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Breast Feeding

What is Breastfeeding?

Breastfeeding, also called nursing, can be an easy and inexpensive way for a mother to feed her child.

According to the American Academy of Pediatrics (AAP) Policy Statement on Breastfeeding, women who don’t have health problems should exclusively breastfeed their infants for at least the first six months of life. The AAP suggests that women try to breastfeed for the first 12 months of life because of the benefits to both the mother and baby.


What are the benefits of breastfeeding?

Breastfeeding offers many benefits to the baby:

Breastfeeding also benefits the mother:


What if I have trouble breastfeeding?

Even though breastfeeding is a natural process, it's not always easy. Many health care providers suggest that women get lactation support to learn how to breastfeed and what is involved with breastfeeding. Many health centers, clinics, and hospitals have lactation support specialists, such as an Internationally Board Certified Lactation Consultant (IBCLC) or a Certified Lactation Counselor (CLC), on staff. Ask your health care provider for more information about getting help with breastfeeding. Even with help, though, some women still have trouble breastfeeding or cannot breastfeed.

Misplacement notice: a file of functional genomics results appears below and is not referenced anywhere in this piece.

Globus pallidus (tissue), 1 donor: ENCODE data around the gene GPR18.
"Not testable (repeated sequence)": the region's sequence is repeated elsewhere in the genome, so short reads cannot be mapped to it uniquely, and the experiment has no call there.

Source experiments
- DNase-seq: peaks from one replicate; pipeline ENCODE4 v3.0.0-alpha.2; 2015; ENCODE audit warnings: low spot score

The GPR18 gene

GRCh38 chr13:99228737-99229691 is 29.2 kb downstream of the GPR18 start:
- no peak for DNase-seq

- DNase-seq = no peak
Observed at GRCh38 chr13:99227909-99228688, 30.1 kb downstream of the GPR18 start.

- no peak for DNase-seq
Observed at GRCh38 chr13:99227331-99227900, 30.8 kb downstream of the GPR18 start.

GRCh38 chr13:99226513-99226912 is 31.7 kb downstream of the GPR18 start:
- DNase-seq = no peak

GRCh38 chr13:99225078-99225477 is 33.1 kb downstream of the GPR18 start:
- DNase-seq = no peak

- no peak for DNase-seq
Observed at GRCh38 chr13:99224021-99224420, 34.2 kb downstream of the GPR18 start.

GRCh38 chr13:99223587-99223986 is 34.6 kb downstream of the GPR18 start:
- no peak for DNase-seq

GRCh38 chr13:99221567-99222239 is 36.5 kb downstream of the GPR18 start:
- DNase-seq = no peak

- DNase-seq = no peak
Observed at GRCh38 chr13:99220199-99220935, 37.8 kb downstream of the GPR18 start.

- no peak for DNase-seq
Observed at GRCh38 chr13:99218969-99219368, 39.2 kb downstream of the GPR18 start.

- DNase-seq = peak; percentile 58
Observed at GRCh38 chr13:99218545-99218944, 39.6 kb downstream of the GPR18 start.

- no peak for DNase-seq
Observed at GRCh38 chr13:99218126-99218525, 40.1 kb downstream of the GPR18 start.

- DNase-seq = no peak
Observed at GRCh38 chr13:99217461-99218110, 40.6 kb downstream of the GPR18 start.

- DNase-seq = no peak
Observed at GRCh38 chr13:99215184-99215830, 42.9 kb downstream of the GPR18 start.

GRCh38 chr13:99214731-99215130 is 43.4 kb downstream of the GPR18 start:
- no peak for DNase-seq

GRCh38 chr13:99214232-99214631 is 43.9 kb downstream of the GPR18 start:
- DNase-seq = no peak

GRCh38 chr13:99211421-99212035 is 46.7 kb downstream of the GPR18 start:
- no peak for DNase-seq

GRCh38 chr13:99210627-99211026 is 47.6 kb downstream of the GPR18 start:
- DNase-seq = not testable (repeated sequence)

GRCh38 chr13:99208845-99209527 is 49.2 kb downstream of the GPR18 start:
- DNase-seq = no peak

Are there cases in which it is better not to breastfeed?

In certain situations, health care providers may advise a woman not to breastfeed:

If a mother stops breastfeeding before the child is a year old, then she should feed her infant iron-fortified, commercially available formula. Health care providers advise women not to give their infants cow's milk until the child is at least a year old.

If you have any health conditions, or you are taking any medications or over-the-counter supplements, you should discuss breastfeeding with your health care provider.

Source: What is Breastfeeding? Eunice Kennedy Shriver National Institute of Child Health and Human Development


Hope Through Research - You Can Be Part of the Answer!

Many research studies are underway to help us learn about breast feeding. Would you like to find out more about being part of this exciting research? Please visit the following links:


For more information:

Go to the Breast Feeding health topic, where you can:

Last Reviewed: May 30, 2012